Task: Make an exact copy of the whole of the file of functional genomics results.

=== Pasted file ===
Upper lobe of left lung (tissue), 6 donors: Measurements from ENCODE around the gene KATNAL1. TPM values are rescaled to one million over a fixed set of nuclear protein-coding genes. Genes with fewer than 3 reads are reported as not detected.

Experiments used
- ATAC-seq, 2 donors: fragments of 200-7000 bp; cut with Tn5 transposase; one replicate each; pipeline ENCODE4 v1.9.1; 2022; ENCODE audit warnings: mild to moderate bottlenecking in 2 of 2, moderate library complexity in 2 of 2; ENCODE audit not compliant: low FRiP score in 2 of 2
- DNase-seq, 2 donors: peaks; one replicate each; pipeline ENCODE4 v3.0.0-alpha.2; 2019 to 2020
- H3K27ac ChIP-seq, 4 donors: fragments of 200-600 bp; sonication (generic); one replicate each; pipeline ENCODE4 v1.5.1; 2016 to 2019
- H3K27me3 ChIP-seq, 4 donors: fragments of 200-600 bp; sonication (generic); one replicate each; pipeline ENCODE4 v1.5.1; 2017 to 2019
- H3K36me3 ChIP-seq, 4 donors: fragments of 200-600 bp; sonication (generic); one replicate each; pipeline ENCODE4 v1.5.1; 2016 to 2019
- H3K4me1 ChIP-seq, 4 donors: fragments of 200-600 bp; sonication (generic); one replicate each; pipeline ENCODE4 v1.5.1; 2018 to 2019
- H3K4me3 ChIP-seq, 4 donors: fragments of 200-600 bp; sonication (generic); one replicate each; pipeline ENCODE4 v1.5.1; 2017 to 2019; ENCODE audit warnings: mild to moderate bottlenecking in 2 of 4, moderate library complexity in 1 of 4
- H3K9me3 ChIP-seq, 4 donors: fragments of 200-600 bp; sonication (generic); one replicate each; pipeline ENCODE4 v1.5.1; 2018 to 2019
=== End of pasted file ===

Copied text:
Upper lobe of left lung (tissue), 6 donors: Measurements from ENCODE around the gene KATNAL1. TPM values are rescaled to one million over a fixed set of nuclear protein-coding genes. Genes with fewer than 3 reads are reported as not detected.

Experiments used
- ATAC-seq, 2 donors: fragments of 200-7000 bp; cut with Tn5 transposase; one replicate each; pipeline ENCODE4 v1.9.1; 2022; ENCODE audit warnings: mild to moderate bottlenecking in 2 of 2, moderate library complexity in 2 of 2; ENCODE audit not compliant: low FRiP score in 2 of 2
- DNase-seq, 2 donors: peaks; one replicate each; pipeline ENCODE4 v3.0.0-alpha.2; 2019 to 2020
- H3K27ac ChIP-seq, 4 donors: fragments of 200-600 bp; sonication (generic); one replicate each; pipeline ENCODE4 v1.5.1; 2016 to 2019
- H3K27me3 ChIP-seq, 4 donors: fragments of 200-600 bp; sonication (generic); one replicate each; pipeline ENCODE4 v1.5.1; 2017 to 2019
- H3K36me3 ChIP-seq, 4 donors: fragments of 200-600 bp; sonication (generic); one replicate each; pipeline ENCODE4 v1.5.1; 2016 to 2019
- H3K4me1 ChIP-seq, 4 donors: fragments of 200-600 bp; sonication (generic); one replicate each; pipeline ENCODE4 v1.5.1; 2018 to 2019
- H3K4me3 ChIP-seq, 4 donors: fragments of 200-600 bp; sonication (generic); one replicate each; pipeline ENCODE4 v1.5.1; 2017 to 2019; ENCODE audit warnings: mild to moderate bottlenecking in 2 of 4, moderate library complexity in 1 of 4
- H3K9me3 ChIP-seq, 4 donors: fragments of 200-600 bp; sonication (generic); one replicate each; pipeline ENCODE4 v1.5.1; 2018 to 2019